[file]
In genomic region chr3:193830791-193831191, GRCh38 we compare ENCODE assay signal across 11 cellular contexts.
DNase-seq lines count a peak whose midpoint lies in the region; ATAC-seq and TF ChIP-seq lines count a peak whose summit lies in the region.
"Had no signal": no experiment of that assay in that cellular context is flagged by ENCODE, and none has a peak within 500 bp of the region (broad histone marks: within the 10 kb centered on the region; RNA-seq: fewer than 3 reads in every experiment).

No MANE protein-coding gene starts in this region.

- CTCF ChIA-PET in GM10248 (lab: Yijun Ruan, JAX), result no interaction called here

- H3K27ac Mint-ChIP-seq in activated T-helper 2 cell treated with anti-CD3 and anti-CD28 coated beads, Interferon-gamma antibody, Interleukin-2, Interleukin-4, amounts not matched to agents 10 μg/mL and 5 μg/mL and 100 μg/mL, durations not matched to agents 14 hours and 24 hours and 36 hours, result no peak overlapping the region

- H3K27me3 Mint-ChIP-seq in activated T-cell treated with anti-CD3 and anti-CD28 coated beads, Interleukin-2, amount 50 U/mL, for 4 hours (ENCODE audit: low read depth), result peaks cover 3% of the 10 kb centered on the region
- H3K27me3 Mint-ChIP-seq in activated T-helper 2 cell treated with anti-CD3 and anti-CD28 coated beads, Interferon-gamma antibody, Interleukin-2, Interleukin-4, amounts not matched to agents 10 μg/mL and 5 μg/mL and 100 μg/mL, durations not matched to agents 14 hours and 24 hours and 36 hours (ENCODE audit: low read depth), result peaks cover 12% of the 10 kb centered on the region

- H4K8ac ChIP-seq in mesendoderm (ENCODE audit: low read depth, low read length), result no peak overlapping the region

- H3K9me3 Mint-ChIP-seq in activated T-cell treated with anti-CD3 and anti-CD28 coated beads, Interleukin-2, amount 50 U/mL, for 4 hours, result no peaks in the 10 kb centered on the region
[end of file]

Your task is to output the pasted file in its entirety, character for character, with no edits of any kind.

In genomic region chr3:193830791-193831191, GRCh38 we compare ENCODE assay signal across 11 cellular contexts.
DNase-seq lines count a peak whose midpoint lies in the region; ATAC-seq and TF ChIP-seq lines count a peak whose summit lies in the region.
"Had no signal": no experiment of that assay in that cellular context is flagged by ENCODE, and none has a peak within 500 bp of the region (broad histone marks: within the 10 kb centered on the region; RNA-seq: fewer than 3 reads in every experiment).

No MANE protein-coding gene starts in this region.

- CTCF ChIA-PET in GM10248 (lab: Yijun Ruan, JAX), result no interaction called here

- H3K27ac Mint-ChIP-seq in activated T-helper 2 cell treated with anti-CD3 and anti-CD28 coated beads, Interferon-gamma antibody, Interleukin-2, Interleukin-4, amounts not matched to agents 10 μg/mL and 5 μg/mL and 100 μg/mL, durations not matched to agents 14 hours and 24 hours and 36 hours, result no peak overlapping the region

- H3K27me3 Mint-ChIP-seq in activated T-cell treated with anti-CD3 and anti-CD28 coated beads, Interleukin-2, amount 50 U/mL, for 4 hours (ENCODE audit: low read depth), result peaks cover 3% of the 10 kb centered on the region
- H3K27me3 Mint-ChIP-seq in activated T-helper 2 cell treated with anti-CD3 and anti-CD28 coated beads, Interferon-gamma antibody, Interleukin-2, Interleukin-4, amounts not matched to agents 10 μg/mL and 5 μg/mL and 100 μg/mL, durations not matched to agents 14 hours and 24 hours and 36 hours (ENCODE audit: low read depth), result peaks cover 12% of the 10 kb centered on the region

- H4K8ac ChIP-seq in mesendoderm (ENCODE audit: low read depth, low read length), result no peak overlapping the region

- H3K9me3 Mint-ChIP-seq in activated T-cell treated with anti-CD3 and anti-CD28 coated beads, Interleukin-2, amount 50 U/mL, for 4 hours, result no peaks in the 10 kb centered on the region